Recognising that in large LME’s of the West Indian Ocean
- We have one of the last areas where fishing activities are largely unregulated
- There is inadequate capacity or effective institutional framework to exercise jurisdiction over the 200 EEZ of most countries.
- There is a lack of reliable information about the nature, size and potential harvest of living resources.
- The relationship between the environment and fish abundance is neither understood nor predictable.
- There is inadequate information on the potential threats to the environment as a result of fishing activities.
Further noting that
- There is inadequate regional collaboration to ensure wise management of resources, especially transboundary species.
- Lessons learnt from other fishery regions elsewhere indicate that sharing of data and management responsibilities are essential to avoiding stock collapse.
- There are already a number of related initiatives underway in the region.
It is hereby agreed that participating countries will develop a long-term programme that will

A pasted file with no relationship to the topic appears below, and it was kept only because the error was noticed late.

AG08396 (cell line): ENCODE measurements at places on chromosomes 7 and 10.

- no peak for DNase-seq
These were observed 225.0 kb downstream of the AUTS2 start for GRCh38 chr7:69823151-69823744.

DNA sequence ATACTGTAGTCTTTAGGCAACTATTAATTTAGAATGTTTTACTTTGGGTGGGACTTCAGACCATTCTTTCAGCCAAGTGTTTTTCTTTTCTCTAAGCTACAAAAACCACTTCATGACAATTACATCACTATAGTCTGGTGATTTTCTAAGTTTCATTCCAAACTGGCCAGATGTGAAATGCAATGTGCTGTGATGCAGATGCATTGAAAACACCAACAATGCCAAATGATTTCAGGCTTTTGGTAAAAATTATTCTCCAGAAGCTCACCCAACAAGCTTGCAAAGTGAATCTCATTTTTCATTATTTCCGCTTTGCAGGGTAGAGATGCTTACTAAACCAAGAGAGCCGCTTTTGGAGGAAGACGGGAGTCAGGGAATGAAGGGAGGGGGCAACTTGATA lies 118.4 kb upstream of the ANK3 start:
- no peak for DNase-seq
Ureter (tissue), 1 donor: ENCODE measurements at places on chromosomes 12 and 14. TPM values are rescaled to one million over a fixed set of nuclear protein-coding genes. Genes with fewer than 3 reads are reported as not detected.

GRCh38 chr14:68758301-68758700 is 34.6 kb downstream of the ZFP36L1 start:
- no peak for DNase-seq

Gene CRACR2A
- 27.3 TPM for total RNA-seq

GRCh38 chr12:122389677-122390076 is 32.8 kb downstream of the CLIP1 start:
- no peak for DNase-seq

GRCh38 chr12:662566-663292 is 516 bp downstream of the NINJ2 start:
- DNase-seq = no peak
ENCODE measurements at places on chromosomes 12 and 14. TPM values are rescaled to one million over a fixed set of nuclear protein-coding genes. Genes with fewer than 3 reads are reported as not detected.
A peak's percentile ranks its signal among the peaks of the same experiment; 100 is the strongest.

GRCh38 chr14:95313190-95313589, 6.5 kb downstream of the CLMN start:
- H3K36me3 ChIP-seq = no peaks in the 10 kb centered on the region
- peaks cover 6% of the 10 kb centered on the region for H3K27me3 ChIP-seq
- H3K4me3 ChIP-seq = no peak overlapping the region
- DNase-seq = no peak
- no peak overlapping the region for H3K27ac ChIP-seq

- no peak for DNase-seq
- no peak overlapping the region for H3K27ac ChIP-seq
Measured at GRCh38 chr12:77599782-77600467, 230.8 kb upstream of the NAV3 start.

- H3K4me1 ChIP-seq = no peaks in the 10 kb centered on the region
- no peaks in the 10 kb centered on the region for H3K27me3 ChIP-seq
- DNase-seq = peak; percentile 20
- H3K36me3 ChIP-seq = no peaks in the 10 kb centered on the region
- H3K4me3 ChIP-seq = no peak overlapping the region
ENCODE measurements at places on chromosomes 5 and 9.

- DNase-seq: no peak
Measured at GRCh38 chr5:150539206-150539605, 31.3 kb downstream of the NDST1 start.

- Develop a national position towards this project, including administrative and legal mechanisms
- Forge close collaboration and partnerships between fishery, academic and other relevant institutions of participating countries
- Generate baseline information on the quantitative and qualitative aspects of resources and fishing effort in the defined study region.
- Investigate the relationship between fisheries and the environment.
- Contribute to the effective human and institutional capacity building to assist in the long-term management of resources.
- Develop a common resource management strategy, including an ecosystem approach, which will guarantee sustainable use of the region’s living marine resources.
- Adopt harmonized legislation that will facilitate regional management.
- Develop fishery-linked revenue-generating schemes that will underpin the long-term management of resources.
- Adequate capacity and institutional frameworks exist that will regionally ensure that the living marine resources of the WIO can be sustainably used with associated socio-economic benefits accruing to the participating countries of the region.